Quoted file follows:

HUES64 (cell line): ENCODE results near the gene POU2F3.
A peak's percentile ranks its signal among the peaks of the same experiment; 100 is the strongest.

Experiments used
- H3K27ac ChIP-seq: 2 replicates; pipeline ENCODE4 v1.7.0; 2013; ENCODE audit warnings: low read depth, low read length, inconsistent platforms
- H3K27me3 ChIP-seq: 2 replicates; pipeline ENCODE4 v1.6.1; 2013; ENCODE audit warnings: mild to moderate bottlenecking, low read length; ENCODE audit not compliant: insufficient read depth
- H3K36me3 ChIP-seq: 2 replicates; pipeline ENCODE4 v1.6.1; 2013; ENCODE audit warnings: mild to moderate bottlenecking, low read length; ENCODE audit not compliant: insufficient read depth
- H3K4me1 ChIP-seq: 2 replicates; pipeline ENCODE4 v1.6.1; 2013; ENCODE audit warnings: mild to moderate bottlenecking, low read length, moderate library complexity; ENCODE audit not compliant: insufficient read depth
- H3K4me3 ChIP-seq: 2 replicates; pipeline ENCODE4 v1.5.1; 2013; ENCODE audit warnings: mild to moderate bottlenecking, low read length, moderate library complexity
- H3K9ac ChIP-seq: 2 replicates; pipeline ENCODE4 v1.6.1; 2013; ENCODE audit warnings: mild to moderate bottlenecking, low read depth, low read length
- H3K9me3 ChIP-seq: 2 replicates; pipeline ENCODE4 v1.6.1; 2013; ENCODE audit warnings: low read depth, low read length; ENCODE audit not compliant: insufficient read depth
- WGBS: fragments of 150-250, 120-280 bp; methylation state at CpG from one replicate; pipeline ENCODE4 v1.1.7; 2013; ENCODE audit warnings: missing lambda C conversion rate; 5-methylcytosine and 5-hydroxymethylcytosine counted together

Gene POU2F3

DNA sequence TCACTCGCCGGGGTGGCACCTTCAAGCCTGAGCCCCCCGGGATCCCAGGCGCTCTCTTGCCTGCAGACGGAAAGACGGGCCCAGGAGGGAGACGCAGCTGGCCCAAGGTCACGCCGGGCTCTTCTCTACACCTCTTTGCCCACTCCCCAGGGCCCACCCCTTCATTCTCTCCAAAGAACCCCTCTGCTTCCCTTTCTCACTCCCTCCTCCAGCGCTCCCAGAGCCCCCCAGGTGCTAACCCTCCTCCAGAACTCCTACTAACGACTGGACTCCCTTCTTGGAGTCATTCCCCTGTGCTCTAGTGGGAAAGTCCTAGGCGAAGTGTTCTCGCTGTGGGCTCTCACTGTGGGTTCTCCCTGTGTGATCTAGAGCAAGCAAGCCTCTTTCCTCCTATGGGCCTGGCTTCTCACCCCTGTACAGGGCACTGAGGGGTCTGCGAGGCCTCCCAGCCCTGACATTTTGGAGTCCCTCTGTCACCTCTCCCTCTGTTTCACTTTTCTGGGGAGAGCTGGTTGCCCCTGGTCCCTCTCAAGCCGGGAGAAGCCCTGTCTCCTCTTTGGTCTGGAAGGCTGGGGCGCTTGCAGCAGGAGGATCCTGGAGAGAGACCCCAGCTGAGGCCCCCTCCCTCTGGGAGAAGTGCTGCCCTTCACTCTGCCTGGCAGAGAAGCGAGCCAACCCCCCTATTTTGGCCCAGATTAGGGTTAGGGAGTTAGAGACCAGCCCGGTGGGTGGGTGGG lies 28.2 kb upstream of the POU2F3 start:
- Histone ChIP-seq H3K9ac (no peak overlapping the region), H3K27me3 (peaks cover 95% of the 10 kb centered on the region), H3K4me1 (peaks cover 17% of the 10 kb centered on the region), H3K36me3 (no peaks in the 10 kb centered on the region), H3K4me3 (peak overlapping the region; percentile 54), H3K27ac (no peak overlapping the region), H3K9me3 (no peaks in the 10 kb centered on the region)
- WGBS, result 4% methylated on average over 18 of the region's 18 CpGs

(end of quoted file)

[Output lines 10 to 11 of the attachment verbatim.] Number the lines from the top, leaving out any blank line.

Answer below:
- H3K9me3 ChIP-seq: 2 replicates; pipeline ENCODE4 v1.6.1; 2013; ENCODE audit warnings: low read depth, low read length; ENCODE audit not compliant: insufficient read depth
- WGBS: fragments of 150-250, 120-280 bp; methylation state at CpG from one replicate; pipeline ENCODE4 v1.1.7; 2013; ENCODE audit warnings: missing lambda C conversion rate; 5-methylcytosine and 5-hydroxymethylcytosine counted together